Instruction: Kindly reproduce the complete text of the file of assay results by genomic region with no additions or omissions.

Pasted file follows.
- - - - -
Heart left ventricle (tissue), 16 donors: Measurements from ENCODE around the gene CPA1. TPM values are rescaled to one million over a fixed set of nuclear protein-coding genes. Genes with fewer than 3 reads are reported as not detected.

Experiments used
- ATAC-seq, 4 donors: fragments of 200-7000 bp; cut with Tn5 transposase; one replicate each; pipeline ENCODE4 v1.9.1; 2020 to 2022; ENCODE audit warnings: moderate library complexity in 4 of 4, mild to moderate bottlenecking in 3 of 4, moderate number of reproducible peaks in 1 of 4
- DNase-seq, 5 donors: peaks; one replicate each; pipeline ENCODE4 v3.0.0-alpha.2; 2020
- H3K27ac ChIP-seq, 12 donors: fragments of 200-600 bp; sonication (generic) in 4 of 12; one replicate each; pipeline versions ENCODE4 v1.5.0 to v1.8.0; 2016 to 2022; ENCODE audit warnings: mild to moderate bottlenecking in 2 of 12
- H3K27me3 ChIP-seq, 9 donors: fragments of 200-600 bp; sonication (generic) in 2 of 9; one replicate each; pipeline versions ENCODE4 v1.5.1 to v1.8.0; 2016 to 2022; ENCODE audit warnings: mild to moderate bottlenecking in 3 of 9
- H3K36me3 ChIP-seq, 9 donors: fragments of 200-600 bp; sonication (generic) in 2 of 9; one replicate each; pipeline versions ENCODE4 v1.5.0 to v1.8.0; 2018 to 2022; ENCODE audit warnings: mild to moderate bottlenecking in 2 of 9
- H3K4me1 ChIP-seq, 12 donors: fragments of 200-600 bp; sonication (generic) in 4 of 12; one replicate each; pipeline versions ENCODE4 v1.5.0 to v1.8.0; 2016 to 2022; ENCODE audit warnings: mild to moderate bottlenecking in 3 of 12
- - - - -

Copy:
Heart left ventricle (tissue), 16 donors: Measurements from ENCODE around the gene CPA1. TPM values are rescaled to one million over a fixed set of nuclear protein-coding genes. Genes with fewer than 3 reads are reported as not detected.

Experiments used
- ATAC-seq, 4 donors: fragments of 200-7000 bp; cut with Tn5 transposase; one replicate each; pipeline ENCODE4 v1.9.1; 2020 to 2022; ENCODE audit warnings: moderate library complexity in 4 of 4, mild to moderate bottlenecking in 3 of 4, moderate number of reproducible peaks in 1 of 4
- DNase-seq, 5 donors: peaks; one replicate each; pipeline ENCODE4 v3.0.0-alpha.2; 2020
- H3K27ac ChIP-seq, 12 donors: fragments of 200-600 bp; sonication (generic) in 4 of 12; one replicate each; pipeline versions ENCODE4 v1.5.0 to v1.8.0; 2016 to 2022; ENCODE audit warnings: mild to moderate bottlenecking in 2 of 12
- H3K27me3 ChIP-seq, 9 donors: fragments of 200-600 bp; sonication (generic) in 2 of 9; one replicate each; pipeline versions ENCODE4 v1.5.1 to v1.8.0; 2016 to 2022; ENCODE audit warnings: mild to moderate bottlenecking in 3 of 9
- H3K36me3 ChIP-seq, 9 donors: fragments of 200-600 bp; sonication (generic) in 2 of 9; one replicate each; pipeline versions ENCODE4 v1.5.0 to v1.8.0; 2018 to 2022; ENCODE audit warnings: mild to moderate bottlenecking in 2 of 9
- H3K4me1 ChIP-seq, 12 donors: fragments of 200-600 bp; sonication (generic) in 4 of 12; one replicate each; pipeline versions ENCODE4 v1.5.0 to v1.8.0; 2016 to 2022; ENCODE audit warnings: mild to moderate bottlenecking in 3 of 12